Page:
Intensive lowering of systolic blood pressure (SBP) to less than 120 mm Hg may further reduce the risk of cardiovascular events and death among patients with mild to moderate chronic kidney disease (CKD) and hypertension, according to a new study.
The latest findings, published online in the Journal of the American Society of Nephrology, are from subgroup analyses of patients with pre-existing CKD (estimated glomerular filtration rate [eGFR] 20 to 59 mL/min/1.73m2) from SPRINT (Systolic Blood Pressure Intervention Trial). The investigators randomly assigned participants to a systolic blood pressure target of less than 120 mm Hg (intensive group; 1330 patients) or less than 140 mm Hg (standard group; 1316 patients). By design, those with diabetes or substantial proteinuria above 1 g per day were excluded.
CKD patients appeared to have benefits similar to those without CKD from the original SPRINT trial. After a median follow-up of 3.3 years, 112 intensive group and 131 standard group participants had a major cardiovascular event such as heart attack, acute coronary syndrome, acute decompensated heart failure, stroke, or heart-related death. The intensive group had a 19% lower relative risk, Alfred K. Cheung, MD, of the University of Utah, and colleagues reported. Targeting lower SBP reduced cardiovascular events in CKD patients aged 75 and older, similar to the original SPRINT findings.
The intensive group with CKD was 28% less likely to die prematurely from any cause. Patients without CKD from the original SPRINT who were treated to the lower target had a 27% lower risk of mortality.
End-stage renal disease or a 50% or greater decrease in eGFR occurred in 15 and 16 patients in the intensive and standard groups, respectively. The intensive group had a slightly higher annual rate of eGFR decline (0.47 vs 0.32 mL/min/1.73 m2 per year). All told, intensively lowering blood pressure did not slow kidney disease progression. Longer-term data still are needed, the researchers acknowledged.
“In people with CKD, lowering systolic blood pressure beyond the conventional goal reduced the risks of heart disease and death, but slightly hastened the decline in kidney function that often accompanies aging,” Dr Cheung, said in a news release.
“Therefore, our findings present the best available evidence to date in favor of intensive SBP reduction as a means to improve survival in patients with CKD and hypertension who are plagued with very high mortality rate,” Dr Cheung and colleagues stated.
“The observational data presented are very important. Renal SPRINT supports the concept that more aggressive lowering of blood pressure reduces all-cause mortality,” Dr Bakris told Renal & Urology News. “It is well known that people with stage 3b and 4 CKD have a 4- to 8-fold greater cardiovascular risk than people with stages 1 and 2. If blood pressure reduction was important, as it has been shown in many other trials, there should have been a greater benefit in the intensive group. There was a greater benefit in further reduction in all-cause death but not the primary endpoint or other cardiovascular event.”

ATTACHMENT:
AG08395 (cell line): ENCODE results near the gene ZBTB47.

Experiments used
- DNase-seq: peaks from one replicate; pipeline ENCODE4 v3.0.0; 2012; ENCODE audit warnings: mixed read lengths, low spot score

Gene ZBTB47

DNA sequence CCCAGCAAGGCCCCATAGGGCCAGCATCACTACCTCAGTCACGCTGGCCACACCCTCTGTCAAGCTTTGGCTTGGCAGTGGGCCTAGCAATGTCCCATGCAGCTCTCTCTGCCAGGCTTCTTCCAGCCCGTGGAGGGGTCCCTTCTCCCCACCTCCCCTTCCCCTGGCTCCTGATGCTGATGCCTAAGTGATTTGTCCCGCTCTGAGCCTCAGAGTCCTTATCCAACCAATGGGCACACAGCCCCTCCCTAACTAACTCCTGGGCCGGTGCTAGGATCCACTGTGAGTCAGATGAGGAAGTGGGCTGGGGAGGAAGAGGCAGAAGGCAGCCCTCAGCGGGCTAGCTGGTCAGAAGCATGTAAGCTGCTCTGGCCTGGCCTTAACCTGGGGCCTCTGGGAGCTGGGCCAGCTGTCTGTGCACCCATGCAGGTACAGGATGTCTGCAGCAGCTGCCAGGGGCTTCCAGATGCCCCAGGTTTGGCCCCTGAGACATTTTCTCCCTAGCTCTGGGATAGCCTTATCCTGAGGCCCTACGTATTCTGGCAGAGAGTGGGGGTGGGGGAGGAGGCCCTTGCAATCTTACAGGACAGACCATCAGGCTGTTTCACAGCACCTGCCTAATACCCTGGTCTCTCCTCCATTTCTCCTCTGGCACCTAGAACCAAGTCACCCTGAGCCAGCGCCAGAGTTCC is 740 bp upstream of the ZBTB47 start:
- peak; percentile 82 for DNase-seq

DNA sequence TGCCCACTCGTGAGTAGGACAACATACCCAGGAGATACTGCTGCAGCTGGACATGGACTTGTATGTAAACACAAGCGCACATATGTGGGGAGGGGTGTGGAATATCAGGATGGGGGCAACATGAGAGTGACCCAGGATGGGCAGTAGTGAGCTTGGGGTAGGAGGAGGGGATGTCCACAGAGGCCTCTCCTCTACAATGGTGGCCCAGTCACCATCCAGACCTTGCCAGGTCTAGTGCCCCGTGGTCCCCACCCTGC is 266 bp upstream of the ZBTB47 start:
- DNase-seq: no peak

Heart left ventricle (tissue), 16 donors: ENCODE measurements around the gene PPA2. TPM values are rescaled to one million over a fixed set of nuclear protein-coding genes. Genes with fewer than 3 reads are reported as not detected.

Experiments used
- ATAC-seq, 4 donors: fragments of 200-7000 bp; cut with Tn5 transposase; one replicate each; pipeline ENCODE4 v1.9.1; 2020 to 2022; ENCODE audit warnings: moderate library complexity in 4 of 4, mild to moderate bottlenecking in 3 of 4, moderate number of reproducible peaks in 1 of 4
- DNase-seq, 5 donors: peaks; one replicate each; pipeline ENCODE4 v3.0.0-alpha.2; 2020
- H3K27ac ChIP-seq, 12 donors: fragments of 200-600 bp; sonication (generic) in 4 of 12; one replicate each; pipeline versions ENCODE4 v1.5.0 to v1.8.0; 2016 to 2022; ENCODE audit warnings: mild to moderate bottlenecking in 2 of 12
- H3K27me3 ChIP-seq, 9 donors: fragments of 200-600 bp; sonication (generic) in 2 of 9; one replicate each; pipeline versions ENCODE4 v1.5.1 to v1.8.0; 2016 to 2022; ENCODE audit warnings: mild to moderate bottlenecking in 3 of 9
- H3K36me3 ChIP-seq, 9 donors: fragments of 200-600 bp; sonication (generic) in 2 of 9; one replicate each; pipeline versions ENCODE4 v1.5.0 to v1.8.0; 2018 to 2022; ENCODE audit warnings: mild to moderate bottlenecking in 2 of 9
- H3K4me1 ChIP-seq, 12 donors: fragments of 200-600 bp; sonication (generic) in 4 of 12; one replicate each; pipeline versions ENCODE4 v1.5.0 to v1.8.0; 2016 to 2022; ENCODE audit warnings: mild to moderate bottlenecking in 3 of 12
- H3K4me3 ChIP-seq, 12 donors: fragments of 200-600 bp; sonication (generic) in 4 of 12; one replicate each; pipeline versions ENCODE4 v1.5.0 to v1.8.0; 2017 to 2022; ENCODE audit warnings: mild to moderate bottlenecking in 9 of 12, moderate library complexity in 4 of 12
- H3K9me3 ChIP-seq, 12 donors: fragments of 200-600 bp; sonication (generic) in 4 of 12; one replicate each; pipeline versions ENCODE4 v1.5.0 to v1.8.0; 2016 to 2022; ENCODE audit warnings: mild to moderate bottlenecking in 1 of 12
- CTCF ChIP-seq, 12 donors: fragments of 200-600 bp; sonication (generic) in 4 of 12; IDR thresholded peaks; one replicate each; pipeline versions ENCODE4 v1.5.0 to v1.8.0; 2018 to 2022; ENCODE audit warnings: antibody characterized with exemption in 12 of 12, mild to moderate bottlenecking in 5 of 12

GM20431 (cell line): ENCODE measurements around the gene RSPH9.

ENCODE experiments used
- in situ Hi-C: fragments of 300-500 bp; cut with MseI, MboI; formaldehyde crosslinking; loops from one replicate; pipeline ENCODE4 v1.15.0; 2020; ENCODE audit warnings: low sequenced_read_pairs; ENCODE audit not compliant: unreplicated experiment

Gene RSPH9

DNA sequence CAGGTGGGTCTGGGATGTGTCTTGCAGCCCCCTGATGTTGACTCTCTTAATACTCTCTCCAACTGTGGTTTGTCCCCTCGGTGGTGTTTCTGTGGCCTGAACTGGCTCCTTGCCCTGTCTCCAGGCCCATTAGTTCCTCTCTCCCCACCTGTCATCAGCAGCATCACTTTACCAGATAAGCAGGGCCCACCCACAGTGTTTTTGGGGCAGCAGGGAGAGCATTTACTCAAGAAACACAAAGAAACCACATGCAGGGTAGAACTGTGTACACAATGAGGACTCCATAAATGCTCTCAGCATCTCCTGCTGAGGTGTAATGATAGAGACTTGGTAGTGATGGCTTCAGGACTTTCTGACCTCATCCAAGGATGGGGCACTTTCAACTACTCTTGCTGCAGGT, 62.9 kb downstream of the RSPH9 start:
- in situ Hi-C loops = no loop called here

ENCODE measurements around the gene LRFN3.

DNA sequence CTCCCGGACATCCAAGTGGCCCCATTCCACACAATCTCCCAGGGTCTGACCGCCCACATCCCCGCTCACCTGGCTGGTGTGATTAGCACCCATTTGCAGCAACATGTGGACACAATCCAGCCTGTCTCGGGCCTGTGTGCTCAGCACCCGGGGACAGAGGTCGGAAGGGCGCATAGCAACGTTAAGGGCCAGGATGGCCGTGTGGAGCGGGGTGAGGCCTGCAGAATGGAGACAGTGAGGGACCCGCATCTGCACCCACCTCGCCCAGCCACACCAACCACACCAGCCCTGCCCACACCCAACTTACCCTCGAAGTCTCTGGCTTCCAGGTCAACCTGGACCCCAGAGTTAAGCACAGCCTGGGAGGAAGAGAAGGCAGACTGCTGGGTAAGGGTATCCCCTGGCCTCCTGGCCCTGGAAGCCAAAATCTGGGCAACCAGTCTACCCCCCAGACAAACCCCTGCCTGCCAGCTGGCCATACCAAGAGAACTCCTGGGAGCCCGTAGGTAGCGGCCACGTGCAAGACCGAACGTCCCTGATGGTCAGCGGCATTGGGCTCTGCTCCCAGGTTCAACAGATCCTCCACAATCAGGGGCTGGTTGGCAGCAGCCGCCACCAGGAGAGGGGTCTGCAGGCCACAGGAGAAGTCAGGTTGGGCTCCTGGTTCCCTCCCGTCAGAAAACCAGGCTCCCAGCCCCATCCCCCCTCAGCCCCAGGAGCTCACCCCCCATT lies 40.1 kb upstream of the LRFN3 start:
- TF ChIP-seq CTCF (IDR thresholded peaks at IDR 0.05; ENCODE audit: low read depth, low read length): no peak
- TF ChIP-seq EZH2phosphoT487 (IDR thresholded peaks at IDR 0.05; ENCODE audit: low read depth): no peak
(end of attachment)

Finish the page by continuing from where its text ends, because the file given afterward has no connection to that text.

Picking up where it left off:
He noted that the study was not sufficiently powered for a “hard renal endpoint.” Intensive blood pressure lowering did not further slow CKD progression, which confirms many previous reports of no further slowing of GFR decline at blood pressures below 130 mm Hg.
Although the overall rate of serious adverse events did not differ significant between groups, the intensive group was more likely to experience hypokalemia, hyperkalemia, and acute renal failure. Dr Bakris believes the adverse effects associated with intensive treatment are worrisome:
“Of concern was a higher incidence of acute kidney injury in the intensive group,” Dr Bakris said. “This needs careful scrutiny and evaluation, especially based on the loose definition of AKI. The changes in potassium are not difficult to anticipate, but the acute kidney injury requires far more attention. Aggressively lowering blood pressure is well known to reduce GFR more than a mild reduction in pressure, among people with low GFRs below 50 mL/min/1.72m2. However, there needs to be careful evaluation of who really developed AKI, what their volume status was, and over what time course.”
Finally, Dr Bakris wants clinicians to be aware that blood pressure is often measured differently in clinic, and may appear higher than in this trial. “The method of measuring blood pressure in this study, while correct, is not typically used in practice and yields systolic readings that are at least 7 to 10 mm Hg lower than in usual clinical practice.”
Cheung AK, Rahman M, Reboussin DM, et al. Effects of Intensive BP Control in CKD. J Am Soc Nephrol doi: 10.1681/ASN.2017020148 [Epub ahead of print]
This article originally appeared on Renal and Urology News